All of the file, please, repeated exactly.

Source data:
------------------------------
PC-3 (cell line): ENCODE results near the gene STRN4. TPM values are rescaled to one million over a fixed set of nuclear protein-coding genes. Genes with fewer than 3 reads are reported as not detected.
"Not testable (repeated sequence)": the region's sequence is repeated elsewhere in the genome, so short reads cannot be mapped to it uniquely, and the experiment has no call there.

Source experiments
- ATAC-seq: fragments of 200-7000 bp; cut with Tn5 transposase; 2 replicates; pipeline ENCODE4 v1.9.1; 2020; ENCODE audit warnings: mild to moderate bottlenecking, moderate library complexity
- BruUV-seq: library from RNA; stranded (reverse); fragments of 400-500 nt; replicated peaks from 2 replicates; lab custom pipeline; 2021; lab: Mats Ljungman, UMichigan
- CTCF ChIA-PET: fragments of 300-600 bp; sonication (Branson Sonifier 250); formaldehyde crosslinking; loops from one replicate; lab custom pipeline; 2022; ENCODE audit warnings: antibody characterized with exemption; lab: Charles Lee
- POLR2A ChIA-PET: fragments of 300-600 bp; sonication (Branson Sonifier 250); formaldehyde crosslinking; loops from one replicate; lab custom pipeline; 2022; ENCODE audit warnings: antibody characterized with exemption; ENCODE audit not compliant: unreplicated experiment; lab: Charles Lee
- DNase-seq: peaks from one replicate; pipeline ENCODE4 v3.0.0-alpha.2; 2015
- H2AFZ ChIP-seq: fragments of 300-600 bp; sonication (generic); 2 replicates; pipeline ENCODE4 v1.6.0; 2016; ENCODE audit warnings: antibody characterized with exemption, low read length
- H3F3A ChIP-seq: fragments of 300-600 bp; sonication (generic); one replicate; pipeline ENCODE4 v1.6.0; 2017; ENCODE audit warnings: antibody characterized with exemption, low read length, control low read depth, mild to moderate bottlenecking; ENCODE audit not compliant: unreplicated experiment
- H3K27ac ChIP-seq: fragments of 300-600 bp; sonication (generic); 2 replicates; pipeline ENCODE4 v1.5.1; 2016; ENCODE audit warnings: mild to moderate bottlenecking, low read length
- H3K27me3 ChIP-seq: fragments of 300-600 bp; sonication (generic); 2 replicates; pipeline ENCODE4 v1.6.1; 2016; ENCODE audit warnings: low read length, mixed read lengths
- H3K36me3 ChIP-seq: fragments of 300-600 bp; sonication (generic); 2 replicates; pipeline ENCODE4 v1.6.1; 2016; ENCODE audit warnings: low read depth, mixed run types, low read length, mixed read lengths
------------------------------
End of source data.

PC-3 (cell line): ENCODE results near the gene STRN4. TPM values are rescaled to one million over a fixed set of nuclear protein-coding genes. Genes with fewer than 3 reads are reported as not detected.
"Not testable (repeated sequence)": the region's sequence is repeated elsewhere in the genome, so short reads cannot be mapped to it uniquely, and the experiment has no call there.

Source experiments
- ATAC-seq: fragments of 200-7000 bp; cut with Tn5 transposase; 2 replicates; pipeline ENCODE4 v1.9.1; 2020; ENCODE audit warnings: mild to moderate bottlenecking, moderate library complexity
- BruUV-seq: library from RNA; stranded (reverse); fragments of 400-500 nt; replicated peaks from 2 replicates; lab custom pipeline; 2021; lab: Mats Ljungman, UMichigan
- CTCF ChIA-PET: fragments of 300-600 bp; sonication (Branson Sonifier 250); formaldehyde crosslinking; loops from one replicate; lab custom pipeline; 2022; ENCODE audit warnings: antibody characterized with exemption; lab: Charles Lee
- POLR2A ChIA-PET: fragments of 300-600 bp; sonication (Branson Sonifier 250); formaldehyde crosslinking; loops from one replicate; lab custom pipeline; 2022; ENCODE audit warnings: antibody characterized with exemption; ENCODE audit not compliant: unreplicated experiment; lab: Charles Lee
- DNase-seq: peaks from one replicate; pipeline ENCODE4 v3.0.0-alpha.2; 2015
- H2AFZ ChIP-seq: fragments of 300-600 bp; sonication (generic); 2 replicates; pipeline ENCODE4 v1.6.0; 2016; ENCODE audit warnings: antibody characterized with exemption, low read length
- H3F3A ChIP-seq: fragments of 300-600 bp; sonication (generic); one replicate; pipeline ENCODE4 v1.6.0; 2017; ENCODE audit warnings: antibody characterized with exemption, low read length, control low read depth, mild to moderate bottlenecking; ENCODE audit not compliant: unreplicated experiment
- H3K27ac ChIP-seq: fragments of 300-600 bp; sonication (generic); 2 replicates; pipeline ENCODE4 v1.5.1; 2016; ENCODE audit warnings: mild to moderate bottlenecking, low read length
- H3K27me3 ChIP-seq: fragments of 300-600 bp; sonication (generic); 2 replicates; pipeline ENCODE4 v1.6.1; 2016; ENCODE audit warnings: low read length, mixed read lengths
- H3K36me3 ChIP-seq: fragments of 300-600 bp; sonication (generic); 2 replicates; pipeline ENCODE4 v1.6.1; 2016; ENCODE audit warnings: low read depth, mixed run types, low read length, mixed read lengths